Malaysia’s ruling coalition wins Sabah to promote PM Muhiddin Malaysia

 Malaysia's ruling coalition wins Sabah to promote PM Muhiddin Malaysia

The victory in Savar state is likely to strengthen the PM’s position as he faces a leadership challenge from Anwar Ibrahim.

The ruling coalition of Malaysian Prime Minister Muhiddin Yassin has won a crucial state election, a vote widely seen as a referendum on his seven-month rule.

The victory of the Sabah state in Borneo is likely to strengthen Muhiddin’s position as he faces a leadership challenge from opposition leader Anwar Ibrahim, who said this week that he has a parliamentary majority to overthrow the prime minister.

Muhiddin’s Perikton National (PN) coalition and its allies won 38 seats out of 73 in Saturday’s election, which was previously controlled by the opposition state.

Muhiddin had earlier said that a victory in Sabah could pave the way for early national elections to end uncertainty over the stability of his ruling coalition, which has a two-seat majority in parliament.

Fanatical government

Analysts warned that for Muhindin, defeat in the eastern Sabah state could mean the end of his imaginary coalition government.

Muhidin came to power in March after forming a coalition with opposition parties following the shock resignation of his predecessor, Mahathir Mohamad.

Opponents of Muhiddin have accused him of stealing power by changing alliances instead of ballots, and his allies have been pressuring him for months to call a national referendum to get a stronger mandate.

While the outcome did not directly affect the balance of power at the national level, it was a key test of Muhiddin’s popularity.

If it had weakened, the coalition partners might have withdrawn their support from their government and forced a national referendum.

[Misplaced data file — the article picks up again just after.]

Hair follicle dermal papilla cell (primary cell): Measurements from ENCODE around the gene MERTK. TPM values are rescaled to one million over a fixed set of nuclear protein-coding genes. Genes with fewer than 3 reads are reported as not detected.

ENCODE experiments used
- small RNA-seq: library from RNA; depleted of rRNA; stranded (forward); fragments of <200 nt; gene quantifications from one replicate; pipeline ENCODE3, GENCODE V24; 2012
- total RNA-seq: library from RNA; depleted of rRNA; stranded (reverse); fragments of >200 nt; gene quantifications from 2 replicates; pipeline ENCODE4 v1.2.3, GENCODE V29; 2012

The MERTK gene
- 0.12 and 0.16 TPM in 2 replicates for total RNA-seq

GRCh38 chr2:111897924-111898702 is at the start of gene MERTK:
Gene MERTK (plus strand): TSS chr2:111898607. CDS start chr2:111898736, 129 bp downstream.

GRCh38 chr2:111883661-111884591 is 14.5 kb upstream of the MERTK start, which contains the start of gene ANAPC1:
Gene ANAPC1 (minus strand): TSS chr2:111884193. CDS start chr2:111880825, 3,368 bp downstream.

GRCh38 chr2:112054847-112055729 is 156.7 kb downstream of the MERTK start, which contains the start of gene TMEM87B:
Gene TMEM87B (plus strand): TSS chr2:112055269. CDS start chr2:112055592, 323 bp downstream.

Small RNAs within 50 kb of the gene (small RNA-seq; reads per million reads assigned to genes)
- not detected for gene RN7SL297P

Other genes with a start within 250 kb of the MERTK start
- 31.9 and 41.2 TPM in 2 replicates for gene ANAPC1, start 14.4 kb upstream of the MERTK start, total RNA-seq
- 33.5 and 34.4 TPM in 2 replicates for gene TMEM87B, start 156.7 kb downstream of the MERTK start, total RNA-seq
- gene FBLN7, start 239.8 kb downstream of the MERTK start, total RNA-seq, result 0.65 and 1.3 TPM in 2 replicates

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Malaysian Prime Minister Muhiddin Yassin says victory in Sabah state could pave way for early national elections [File: Lim Huey Teng/Reuters]

The first test

But Bridget Welsh, a Malaysian expert at the University of Nottingham, warned that Muhiddin’s troubles were over.

“He passed the first major election exam, but barely,” he told the AFP news agency. “He lives a man on borrowing time.”

Earlier this week, opposition leader Anwar claimed that he had the support of a majority of members of parliament, and said that Muhin’s coalition had broken down.

However, he declined to confirm the number of MPs while the king who appointed the country’s prime minister has postponed the visit to meet him due to ill health.

Adib Zalkapali, director of BowerGroupAsia, a political risk adviser, told Reuters news agency that with the victory in Sabah, Muhiddin’s coalition could now confidently lead the federal coalition in the general election.

“He will use the victory to deny any challenge to the federal leadership.”

Malaysia’s economy comes at a time of power struggles unleashed by the effects of the COVID-19 epidemic.

Muhidin has announced an stimulus package of 505 billion ringgit (.1b.1 of િયન billion), with additional measures announced just three days before the Sabah polls.

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